Privately-owned Parami Energy has inked a tripartite agreement with the agriculture ministry’s Department of Rural Development and the Village Electrification Committee (VEC) to develop a mini-grid system for almost 1,500 households across eight villages in Yesagyo township in Magway Region.
When completed, the project will be the largest mini-grid system in the country, according to U Pyi Wa Tun, Parami’s CEO. The project will involve US$1.6 million investment, with 60 percent of the funding coming from the World Bank, via the rural development department. The mini-grid will have its own generator, supported by a combination of solar and fuel energy.
The firm signed a Memorandum of Understanding (MoU) in 2016 with French electric utility giant EDF and the Magwe regional government to explore the project’s feasibility. EDF subsequently decided not to go ahead but Parami remains committed.
Myanmar’s challenge in providing its population access to reliable and affordable power lies with expanding the national grid. However, for many communities living in remote areas, the hope of accessing the main grid will not materialise for years, if not decades.
‘We could show that mini-grids are feasible, universal electrification could be secured earlier.’ – U Pyi Wa Tun, Parami Energy
Yesagyo township in Magwe Region is no exception. The area is located at the confluence of the Chindwin and Irrawaddy rivers, essentially cut off from the mainland by the waterways. Therefore, Parami sees the necessity to develop a mini-grid for the island’s community. The mini-grid is expected to go into operation by April 2019.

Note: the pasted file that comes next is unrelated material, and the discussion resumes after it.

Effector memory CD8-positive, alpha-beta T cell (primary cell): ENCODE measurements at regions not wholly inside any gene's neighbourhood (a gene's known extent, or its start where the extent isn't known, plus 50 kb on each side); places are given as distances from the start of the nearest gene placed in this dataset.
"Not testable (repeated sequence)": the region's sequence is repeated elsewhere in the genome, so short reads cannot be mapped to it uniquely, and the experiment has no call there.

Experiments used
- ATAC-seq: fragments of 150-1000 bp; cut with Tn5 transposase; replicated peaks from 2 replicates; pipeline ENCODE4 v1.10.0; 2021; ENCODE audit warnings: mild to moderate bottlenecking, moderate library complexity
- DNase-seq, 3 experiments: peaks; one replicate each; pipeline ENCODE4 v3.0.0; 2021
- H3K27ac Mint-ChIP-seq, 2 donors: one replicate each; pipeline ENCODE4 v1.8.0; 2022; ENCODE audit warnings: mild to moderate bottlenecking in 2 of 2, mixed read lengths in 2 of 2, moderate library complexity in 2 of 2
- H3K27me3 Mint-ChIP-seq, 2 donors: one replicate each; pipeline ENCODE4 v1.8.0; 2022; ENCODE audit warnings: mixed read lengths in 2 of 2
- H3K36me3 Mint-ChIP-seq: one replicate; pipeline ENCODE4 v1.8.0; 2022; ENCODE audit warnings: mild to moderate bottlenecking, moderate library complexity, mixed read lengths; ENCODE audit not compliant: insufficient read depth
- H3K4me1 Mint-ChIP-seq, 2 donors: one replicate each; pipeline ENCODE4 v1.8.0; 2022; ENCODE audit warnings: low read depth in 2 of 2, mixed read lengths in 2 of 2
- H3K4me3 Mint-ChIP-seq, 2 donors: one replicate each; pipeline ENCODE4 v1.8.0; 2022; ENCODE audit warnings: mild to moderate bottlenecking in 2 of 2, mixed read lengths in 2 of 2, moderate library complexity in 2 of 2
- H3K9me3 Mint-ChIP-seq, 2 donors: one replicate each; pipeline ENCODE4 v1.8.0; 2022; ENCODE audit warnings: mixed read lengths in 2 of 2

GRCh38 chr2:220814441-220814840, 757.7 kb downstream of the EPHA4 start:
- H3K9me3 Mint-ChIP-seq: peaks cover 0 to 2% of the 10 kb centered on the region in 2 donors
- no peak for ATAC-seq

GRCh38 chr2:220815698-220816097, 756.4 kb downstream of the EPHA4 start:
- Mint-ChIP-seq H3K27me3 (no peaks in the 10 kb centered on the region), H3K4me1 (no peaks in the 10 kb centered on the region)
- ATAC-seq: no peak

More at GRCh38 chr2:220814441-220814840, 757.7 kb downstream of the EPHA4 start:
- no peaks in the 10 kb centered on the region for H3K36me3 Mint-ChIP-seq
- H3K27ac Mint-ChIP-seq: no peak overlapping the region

Steve McBride, Parami’s chief operating officer, explained that this project aligns with the Myanmar government’s priority to accelerate the country’s electrification. In particular, rural electrification is vital to improving the livelihoods and economic opportunities for the bulk of the population.
“Mini-grids are important for Myanmar because 70 percent of our population has no access to grid electricity. The national electrification plan [NEP] aims to achieve universal electrification by 2030, which will mainly rely on the expansion of the national grid,” U Pyi Wa Tun told The Myanmar Times.
“However, mini-grids could play a key part in this. If we could show that mini-grids are feasible, universal electrification could be secured earlier, with endeavours on both the central grid and mini-grids,” he continued.
Sources: Myanmar Times